The exact mechanism by which TPM and other sulfa derivatives initially triggers myopia is not completely understood. However, to date, a number of mechanisms have been suggested as possible triggers.
One of the earliest hypotheses was proposed by Sen et al. . They suggested that the entry of TPM into the lens alters its osmotic status, causing it to swell and, consequently, resulting in angle closure glaucoma (ACG) and myopia. Another hypothesis by Ikeda et al. in 2002 led to the origin of the clinical entity “Ciliochoroidal effusion syndrome” which can be defined as a spectrum of clinical manifestations ranging from transient topiramate induced myopia to severe bilateral ACG . These complications were attributed to ciliochoroidal effusion and swelling of the ciliary body, which can potentially result in anterior rotation of the ciliary processes, causing narrowing of the ciliary sulcus and forward displacement of the iris and lens.
Another theory is that Ciliochoroidal effusion syndrome is due to an idiosyncratic reaction. This complication occurring in a small proportion and some studies showing no correlation between TPM dosage with the level of intra ocular pressure or myopia supports this.
Patients with topiramate induced myopia often complain of sudden blurred vision. The symptoms are documented to occur within the first 2 weeks after drug initiation. As the mean plasma elimination half life of the drug is about 21 hours, rapid visual recovery usually occurs although in some cases it can take several weeks. In the management of topiramate induced myopia, the most important measure is to discontinue TPM and seek urgent ophthalmology opinion. In the long term an alternative agent should be used.
Ocular examination before starting topiramate cannot identify eyes at risk. Patients commencing topiramate should therefore be advised to immediately report any symptoms of eye pain or blurred vision especially in the first few weeks of treatment.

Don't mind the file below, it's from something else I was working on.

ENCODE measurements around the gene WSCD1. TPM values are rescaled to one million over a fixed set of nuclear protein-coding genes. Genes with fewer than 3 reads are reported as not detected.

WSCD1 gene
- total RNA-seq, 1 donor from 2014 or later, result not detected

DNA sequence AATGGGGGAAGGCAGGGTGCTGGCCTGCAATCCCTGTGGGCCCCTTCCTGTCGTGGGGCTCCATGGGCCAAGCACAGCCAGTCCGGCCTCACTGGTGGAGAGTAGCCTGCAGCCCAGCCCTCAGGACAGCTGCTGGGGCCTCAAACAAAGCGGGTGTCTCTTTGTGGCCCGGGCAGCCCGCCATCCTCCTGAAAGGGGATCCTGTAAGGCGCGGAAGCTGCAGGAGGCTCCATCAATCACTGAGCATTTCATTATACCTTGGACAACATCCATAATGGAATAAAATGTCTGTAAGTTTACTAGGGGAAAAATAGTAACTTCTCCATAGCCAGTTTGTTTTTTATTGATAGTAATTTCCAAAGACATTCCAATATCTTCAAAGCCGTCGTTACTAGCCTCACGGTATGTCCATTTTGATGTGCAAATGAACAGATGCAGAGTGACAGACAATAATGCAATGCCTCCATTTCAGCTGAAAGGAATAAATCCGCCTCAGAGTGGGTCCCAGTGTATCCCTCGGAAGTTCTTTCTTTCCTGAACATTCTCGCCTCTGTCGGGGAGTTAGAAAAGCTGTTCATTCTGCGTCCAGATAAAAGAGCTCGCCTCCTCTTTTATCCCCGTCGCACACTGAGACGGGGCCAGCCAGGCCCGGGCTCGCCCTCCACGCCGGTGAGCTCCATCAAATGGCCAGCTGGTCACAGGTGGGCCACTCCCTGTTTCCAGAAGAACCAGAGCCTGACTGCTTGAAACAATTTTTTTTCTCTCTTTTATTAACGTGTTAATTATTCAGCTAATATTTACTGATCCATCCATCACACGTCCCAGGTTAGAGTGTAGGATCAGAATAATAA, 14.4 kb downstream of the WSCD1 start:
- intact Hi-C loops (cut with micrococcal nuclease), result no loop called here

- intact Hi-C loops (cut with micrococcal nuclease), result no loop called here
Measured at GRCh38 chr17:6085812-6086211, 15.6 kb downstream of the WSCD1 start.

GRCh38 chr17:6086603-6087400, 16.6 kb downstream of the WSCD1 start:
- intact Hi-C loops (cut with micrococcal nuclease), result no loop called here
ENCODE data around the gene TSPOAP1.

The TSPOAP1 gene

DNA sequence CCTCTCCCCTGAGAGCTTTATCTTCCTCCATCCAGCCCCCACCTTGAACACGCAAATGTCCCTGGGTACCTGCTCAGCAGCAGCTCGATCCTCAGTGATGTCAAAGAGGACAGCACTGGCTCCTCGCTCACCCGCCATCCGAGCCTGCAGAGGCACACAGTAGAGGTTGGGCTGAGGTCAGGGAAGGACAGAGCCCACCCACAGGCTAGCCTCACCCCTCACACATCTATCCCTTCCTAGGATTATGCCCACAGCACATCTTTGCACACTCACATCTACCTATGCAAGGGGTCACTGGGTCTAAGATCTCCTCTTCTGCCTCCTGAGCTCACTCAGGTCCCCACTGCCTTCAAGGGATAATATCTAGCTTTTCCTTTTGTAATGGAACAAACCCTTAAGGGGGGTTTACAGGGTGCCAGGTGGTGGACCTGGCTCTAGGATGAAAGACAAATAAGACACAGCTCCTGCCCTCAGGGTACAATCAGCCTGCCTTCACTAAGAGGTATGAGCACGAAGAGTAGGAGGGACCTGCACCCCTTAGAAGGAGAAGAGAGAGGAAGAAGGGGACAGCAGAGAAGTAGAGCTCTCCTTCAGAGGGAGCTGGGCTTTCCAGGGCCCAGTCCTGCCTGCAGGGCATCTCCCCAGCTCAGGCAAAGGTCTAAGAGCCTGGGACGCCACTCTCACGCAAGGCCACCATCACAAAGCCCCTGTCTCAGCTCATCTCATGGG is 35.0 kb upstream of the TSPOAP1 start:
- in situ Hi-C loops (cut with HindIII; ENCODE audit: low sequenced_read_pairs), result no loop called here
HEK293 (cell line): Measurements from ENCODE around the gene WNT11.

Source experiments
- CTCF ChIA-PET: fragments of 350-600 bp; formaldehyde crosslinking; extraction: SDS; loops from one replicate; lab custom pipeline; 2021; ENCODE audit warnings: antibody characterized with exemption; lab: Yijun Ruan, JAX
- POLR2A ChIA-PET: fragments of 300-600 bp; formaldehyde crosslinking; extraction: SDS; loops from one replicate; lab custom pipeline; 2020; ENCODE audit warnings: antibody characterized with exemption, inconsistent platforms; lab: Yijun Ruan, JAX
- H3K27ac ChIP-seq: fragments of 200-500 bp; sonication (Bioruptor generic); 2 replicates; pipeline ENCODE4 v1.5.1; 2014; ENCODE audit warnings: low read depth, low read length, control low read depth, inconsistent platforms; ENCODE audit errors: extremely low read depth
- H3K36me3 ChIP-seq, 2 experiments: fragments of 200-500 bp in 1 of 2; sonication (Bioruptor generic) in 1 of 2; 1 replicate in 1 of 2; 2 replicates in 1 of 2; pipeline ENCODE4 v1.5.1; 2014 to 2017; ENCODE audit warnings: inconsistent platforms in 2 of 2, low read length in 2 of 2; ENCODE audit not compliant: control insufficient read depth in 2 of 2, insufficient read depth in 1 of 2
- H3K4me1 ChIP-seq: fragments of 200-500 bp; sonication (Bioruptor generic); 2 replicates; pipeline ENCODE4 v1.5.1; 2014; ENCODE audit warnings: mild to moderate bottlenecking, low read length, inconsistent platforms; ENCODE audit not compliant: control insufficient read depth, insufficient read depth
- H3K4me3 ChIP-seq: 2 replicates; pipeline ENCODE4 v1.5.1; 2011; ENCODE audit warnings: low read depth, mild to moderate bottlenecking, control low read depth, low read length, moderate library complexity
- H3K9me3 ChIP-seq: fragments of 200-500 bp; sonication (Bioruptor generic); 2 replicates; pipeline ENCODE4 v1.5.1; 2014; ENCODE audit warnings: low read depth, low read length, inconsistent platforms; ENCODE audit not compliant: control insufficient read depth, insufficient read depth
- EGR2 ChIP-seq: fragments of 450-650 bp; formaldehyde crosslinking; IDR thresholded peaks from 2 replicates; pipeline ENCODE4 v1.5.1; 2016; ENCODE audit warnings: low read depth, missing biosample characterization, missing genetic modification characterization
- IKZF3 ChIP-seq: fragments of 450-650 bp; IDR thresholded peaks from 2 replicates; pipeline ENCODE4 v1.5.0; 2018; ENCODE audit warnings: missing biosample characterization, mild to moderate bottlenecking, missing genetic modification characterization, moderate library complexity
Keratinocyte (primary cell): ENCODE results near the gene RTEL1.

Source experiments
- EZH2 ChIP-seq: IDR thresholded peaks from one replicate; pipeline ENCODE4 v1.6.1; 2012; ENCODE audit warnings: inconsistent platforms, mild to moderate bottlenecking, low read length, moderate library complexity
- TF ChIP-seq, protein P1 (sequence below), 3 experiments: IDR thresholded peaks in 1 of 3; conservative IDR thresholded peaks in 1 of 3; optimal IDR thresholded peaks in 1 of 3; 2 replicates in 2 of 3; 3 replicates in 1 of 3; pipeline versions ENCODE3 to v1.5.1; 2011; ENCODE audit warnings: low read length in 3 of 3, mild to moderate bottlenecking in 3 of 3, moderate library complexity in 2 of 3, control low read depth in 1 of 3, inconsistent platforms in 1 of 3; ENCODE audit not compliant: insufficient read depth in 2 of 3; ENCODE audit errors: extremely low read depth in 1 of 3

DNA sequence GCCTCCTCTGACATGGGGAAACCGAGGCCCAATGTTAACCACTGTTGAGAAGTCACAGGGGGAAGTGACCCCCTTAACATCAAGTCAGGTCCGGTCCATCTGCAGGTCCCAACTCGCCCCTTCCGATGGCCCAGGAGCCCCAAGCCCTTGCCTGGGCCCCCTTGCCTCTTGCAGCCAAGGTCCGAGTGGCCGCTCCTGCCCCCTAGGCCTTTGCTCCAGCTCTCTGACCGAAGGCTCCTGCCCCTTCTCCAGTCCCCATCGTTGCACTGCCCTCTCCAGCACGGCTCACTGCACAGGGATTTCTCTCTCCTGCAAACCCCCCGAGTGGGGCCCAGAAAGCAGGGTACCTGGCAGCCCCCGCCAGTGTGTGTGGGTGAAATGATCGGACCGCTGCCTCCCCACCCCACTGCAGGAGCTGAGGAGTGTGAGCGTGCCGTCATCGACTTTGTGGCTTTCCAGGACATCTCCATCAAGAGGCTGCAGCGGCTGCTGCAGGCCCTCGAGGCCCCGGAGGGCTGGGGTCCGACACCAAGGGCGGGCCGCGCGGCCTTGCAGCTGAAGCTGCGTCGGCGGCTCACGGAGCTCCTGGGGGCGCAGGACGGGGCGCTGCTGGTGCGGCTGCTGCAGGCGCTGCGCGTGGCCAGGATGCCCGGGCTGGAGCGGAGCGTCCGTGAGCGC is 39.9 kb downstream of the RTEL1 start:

All clinicians involved in the management of the patient including the physician, neurologist and ophthalmologists need to be aware of the potential ocular side effects of topiramate. Although relatively rare, prompt recognition is key so appropriate management can be instituted and visual outcomes minimized.
Written informed consent was obtained from the patient for publication of this Case Report and any accompanying images. A copy of the written consent is available for review by the Editor-in-Chief of this journal.
Angle closure glaucoma.
Perucca E: A pharmacological and clinical review on topiramate, a new antiepileptic drug. Pharmacol Res. 1997, 35 (4): 241-256. 10.1006/phrs.1997.0124.
Panday VA, Rhee DJ: Review of sulfonamide-induced acute myopia and acute bilateral angle- closure glaucoma. Compr Ophthalmol Update. 2007, 8 (5): 271-276.
Bhattacharyya KB, Basu S: Acute myopia induced by topiramate: report of a case and review of the literature. Neurol India. 2005, 53 (1): 108-109. 10.4103/0028-3886.15074.
Sen HA, O’Halloran HS, Lee WB: Case reports and small case series: topiramate-induced acute myopia and retinal striae. Arch Ophthalmol. 2001, 119: 775-777.
Ikeda N, Ikeda T, Nagata M, Mimura O: Ciliochoroidal effusion syndrome induced by sulfa derivatives. Arch Ophthalmol. 2002, 120 (12): 1775-
The authors declare that they have no competing interests. There was no funding available for any of the authors in this article.
AM, TS conceived the idea. AM, TS, JMRPB, RAA and IVB recorded clinical data. AM, RAA, JMRPB and IVB drafted the manuscript. All the authors read and approved the final version of the script.
About this article
Cite this article
Medagama, A., Senaratne, T., Bandara, J.M.R.P. et al. Topiramate-induced acute onset myopia: a case report. BMC Res Notes 7, 665 (2014). https://doi.org/10.1186/1756-0500-7-665
- Acute myopia
- Ciliochoroidal effusion syndrome